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Adriana La Cerva (Drea de Matteo) had long been targeted as a potential rat by the FBI due to her relationship with the volatile Chris. Initially, the Feds tried to ensnare her by sending Deborah Ciccerone to befriend Adrianna. However, this blew up in their faces when Chris made a pass at Deborah.

The Feds were more successful when they used Adrianna’s distribution of banned substances and her involvement in the cover up of illegal activities at the club to get her to become a mole. Eventually, Adriana confessed her involvement to Chris, pleading with him to join her in a witness protection program. Unfortunately for Adriana, Chris informed Tony, which led to her untimely demise at the hands of Silvio Dante.

14 Don’t hurt animals, especially horses

Despite gorging himself on red meat, Tony Soprano loves animals. He’s flown off of the handle before because of the mistreatment of dogs. However, when it comes to horses,Tony can be especially passionate.

During the course of the show, Tony becomes very close to Ralph Cifaretto’s race horse Pie-oh-my, offering Ralph racing advice and even stepping in to settle the horse’s vet bills when Ralph comes up short. When Pie-oh-my passes away in a stable fire, Tony suspects foul play and believes that Ralph started the blaze to collect the sky-high insurance pay out. When Tony confronts Ralph about this, only one of the men emerge alive – and it isn't Ralph.

13 Extra-marital affairs stay secret

Tony Soprano loves his wife Carmela. Sure, their relationship can be tempestuous, but Carmela is always by Tony’s side. Although Carmela knows that Tony works for the mob, they rarely discus it. Despite espousing family values at home, Tony is a hypocrite. In fact, he leaves a trail of mistresses, or goomahs, wherever he goes.

While this is an accepted norm for mob members, Carmela reacts with understandable fury when she finds out that Tony has been unfaithful and has slept with both Irina and Svetlana. Tony is soon kicked out of the house. While mistresses are the norm for Tony's work family, they cannot be mentioned at home. Because of this, Tony has made it clear that his crew can't talk about his extra-martial affairs around his wife.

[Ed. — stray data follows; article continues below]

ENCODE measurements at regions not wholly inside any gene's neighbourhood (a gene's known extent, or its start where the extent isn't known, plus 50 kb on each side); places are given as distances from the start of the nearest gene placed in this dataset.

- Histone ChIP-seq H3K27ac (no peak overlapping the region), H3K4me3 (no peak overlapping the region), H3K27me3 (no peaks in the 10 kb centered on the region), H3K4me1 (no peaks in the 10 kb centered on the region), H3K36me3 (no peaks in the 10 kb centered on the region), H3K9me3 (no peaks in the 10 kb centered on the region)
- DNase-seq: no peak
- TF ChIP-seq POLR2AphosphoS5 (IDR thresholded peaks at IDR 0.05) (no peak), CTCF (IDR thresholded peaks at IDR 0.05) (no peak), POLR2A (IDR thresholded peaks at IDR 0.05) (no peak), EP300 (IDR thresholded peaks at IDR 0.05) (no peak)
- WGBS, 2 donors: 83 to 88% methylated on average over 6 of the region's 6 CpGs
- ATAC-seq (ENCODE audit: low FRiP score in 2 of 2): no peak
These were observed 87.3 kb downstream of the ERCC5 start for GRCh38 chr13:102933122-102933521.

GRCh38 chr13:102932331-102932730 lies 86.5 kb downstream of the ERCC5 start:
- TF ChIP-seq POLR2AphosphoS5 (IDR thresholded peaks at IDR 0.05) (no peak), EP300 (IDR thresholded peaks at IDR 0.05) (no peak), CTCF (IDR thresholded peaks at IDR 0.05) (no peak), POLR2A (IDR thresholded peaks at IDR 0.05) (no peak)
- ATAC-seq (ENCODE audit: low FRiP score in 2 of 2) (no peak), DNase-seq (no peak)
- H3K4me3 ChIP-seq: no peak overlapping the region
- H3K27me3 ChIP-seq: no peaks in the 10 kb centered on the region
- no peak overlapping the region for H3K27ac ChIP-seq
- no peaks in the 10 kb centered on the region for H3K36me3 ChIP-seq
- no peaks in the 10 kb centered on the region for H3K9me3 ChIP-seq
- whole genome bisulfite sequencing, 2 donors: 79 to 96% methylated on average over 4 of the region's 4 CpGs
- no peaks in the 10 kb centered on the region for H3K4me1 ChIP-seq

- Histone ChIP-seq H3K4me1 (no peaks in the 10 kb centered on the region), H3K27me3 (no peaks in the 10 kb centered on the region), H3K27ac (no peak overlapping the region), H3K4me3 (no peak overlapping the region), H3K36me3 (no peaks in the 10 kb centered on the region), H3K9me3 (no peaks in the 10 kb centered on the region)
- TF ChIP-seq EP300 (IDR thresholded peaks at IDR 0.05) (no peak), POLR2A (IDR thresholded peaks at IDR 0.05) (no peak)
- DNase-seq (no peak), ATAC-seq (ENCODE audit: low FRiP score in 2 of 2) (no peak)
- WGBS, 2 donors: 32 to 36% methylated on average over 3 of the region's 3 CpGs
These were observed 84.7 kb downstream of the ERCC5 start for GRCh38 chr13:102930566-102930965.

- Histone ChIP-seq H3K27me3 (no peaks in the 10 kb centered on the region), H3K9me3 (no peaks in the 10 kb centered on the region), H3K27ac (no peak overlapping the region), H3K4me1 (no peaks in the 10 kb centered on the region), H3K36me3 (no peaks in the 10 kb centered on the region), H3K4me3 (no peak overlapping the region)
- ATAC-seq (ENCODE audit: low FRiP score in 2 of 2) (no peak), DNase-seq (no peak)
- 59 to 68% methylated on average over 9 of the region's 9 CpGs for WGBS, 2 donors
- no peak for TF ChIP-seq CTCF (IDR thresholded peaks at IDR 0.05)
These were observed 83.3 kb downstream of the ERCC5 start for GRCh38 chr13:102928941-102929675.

12 It doesn’t matter who you are, Tony is the boss

Whether you’re Tony Soprano’s consigliere or just a loyal foot soldier, one thing is certain: you respect the head of the family. Unfortunately, not everyone abides by this rule. Take the case of Feetch La Manna (Robert Loggia), for example. As an original gangster who became a made-man in Italy, Feetch came to the U.S. in the ‘50s, rising to the rank of capo with his fingers in both bookmaking and cards.

When Feetch is released from prison after a 30 year stretch, he wants back in the game. Despite the fact that Tony is the boss of North Jersey, it’s clear that Feetch still considers him as a kid and therefore doesn’t give Tony his due respect. When Feetch goes against Tony's wishes one too many times, Tony sets him up and the old mobster is quickly sent back to the big house.

11 There are always consequences

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The New Jersey crime family lives by a specific code. Whenever this code is broken, there have to be consequences- and these consequences are often brutal, as Tony himself explains, “There’s an old ... saying: you f*** up once, you lose two teeth.

Examples include Ralph’s demise after the stable fire, the whacking of snitches Salvatore and Adrianna, and Tony taking out a snitch when he visits an upstate college with Meadow. Jackie Aprile Jr. is whacked by Janice after mistreating her, Burt Gervasi is whacked by Silvio for trying to organize a coup and, well, the list goes on. In short, for every transgression or betrayal in The Sopranos, the consequences are often harsh, permanent, and should serve as a reminder to anyone who wants to go up against the DiMeo family.

10 Don’t reveal family secrets

While it’s a given that you don’t divulge mob secrets to the cops, the same also goes for revealing state secrets to other crime families. When Paulie’s reputation starts to sink following the arrival of top-earner Ralph, Paulie starts to consider himself side-lined. Of course, Paulie doesn’t do himself any favours by advocating to whack Ralph for no real reason.

Put out, Paulie starts to communicate with Lupertazzi underboss Johnny Sacks under the impression that he might be able to join their crew. After revealing several DiMeo family secrets, Paulie is dropped by the Lupertazzi crew and goes back to Tony. While it takes some time, Paulie eventually weasels his way back into Tony’s good books in order to become the DiMeo family underboss after Silvio is incapacitated.

9 Never betray the boss

Loyalty is everything in the DiMeo family. Because of this, there are harsh penalties for those who betray the family. For example, just look at Adrianna and Salvatore, who meet their ends after becoming rats. When it comes to affairs, this is also true.

Naples-born gangster Furio Giunta comes to work for Tony Soprano as part of an international car theft ring. Furio proves himself to be a fearless enforcer, delivering beat downs on anyone who owes Tony money. After he comes into contact with Tony’s wife Carmela, the two develop an unrequited love. Carmela sees Furio as a sensitive man compared to the oafish Tony, and it is clear that there is some serious tension between them. Rather than betraying his boss, though, Furio decides to go back to Italy.

8 Be there for other members

When you are in the DiMeo crime family, you are expected to be there for the other members of your family no matter how crazy, out of control, or volatile they are. For example, Tony is always there for Chris, even as his nephew’s life deteriorates through a combination of bad decisions and substance abuse issues.